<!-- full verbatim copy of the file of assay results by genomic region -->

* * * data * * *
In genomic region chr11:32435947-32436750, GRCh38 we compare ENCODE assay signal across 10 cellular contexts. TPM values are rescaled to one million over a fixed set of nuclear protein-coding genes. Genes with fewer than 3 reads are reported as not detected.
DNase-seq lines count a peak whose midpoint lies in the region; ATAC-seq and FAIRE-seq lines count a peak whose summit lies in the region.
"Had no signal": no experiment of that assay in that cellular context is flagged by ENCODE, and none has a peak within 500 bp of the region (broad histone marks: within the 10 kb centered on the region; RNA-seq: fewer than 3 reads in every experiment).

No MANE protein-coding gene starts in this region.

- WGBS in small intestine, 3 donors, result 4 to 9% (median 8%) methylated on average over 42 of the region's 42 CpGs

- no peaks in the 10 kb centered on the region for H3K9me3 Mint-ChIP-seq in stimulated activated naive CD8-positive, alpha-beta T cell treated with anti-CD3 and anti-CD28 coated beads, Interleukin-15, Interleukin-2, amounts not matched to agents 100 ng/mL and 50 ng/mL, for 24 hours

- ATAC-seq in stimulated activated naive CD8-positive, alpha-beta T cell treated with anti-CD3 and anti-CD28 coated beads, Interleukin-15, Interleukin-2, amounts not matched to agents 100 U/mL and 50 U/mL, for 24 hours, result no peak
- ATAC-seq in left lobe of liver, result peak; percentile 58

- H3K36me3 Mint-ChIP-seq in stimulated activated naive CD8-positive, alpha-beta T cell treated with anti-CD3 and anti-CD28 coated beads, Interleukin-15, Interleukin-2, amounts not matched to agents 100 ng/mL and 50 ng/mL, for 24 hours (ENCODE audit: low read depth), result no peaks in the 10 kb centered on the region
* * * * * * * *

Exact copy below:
In genomic region chr11:32435947-32436750, GRCh38 we compare ENCODE assay signal across 10 cellular contexts. TPM values are rescaled to one million over a fixed set of nuclear protein-coding genes. Genes with fewer than 3 reads are reported as not detected.
DNase-seq lines count a peak whose midpoint lies in the region; ATAC-seq and FAIRE-seq lines count a peak whose summit lies in the region.
"Had no signal": no experiment of that assay in that cellular context is flagged by ENCODE, and none has a peak within 500 bp of the region (broad histone marks: within the 10 kb centered on the region; RNA-seq: fewer than 3 reads in every experiment).

No MANE protein-coding gene starts in this region.

- WGBS in small intestine, 3 donors, result 4 to 9% (median 8%) methylated on average over 42 of the region's 42 CpGs

- no peaks in the 10 kb centered on the region for H3K9me3 Mint-ChIP-seq in stimulated activated naive CD8-positive, alpha-beta T cell treated with anti-CD3 and anti-CD28 coated beads, Interleukin-15, Interleukin-2, amounts not matched to agents 100 ng/mL and 50 ng/mL, for 24 hours

- ATAC-seq in stimulated activated naive CD8-positive, alpha-beta T cell treated with anti-CD3 and anti-CD28 coated beads, Interleukin-15, Interleukin-2, amounts not matched to agents 100 U/mL and 50 U/mL, for 24 hours, result no peak
- ATAC-seq in left lobe of liver, result peak; percentile 58

- H3K36me3 Mint-ChIP-seq in stimulated activated naive CD8-positive, alpha-beta T cell treated with anti-CD3 and anti-CD28 coated beads, Interleukin-15, Interleukin-2, amounts not matched to agents 100 ng/mL and 50 ng/mL, for 24 hours (ENCODE audit: low read depth), result no peaks in the 10 kb centered on the region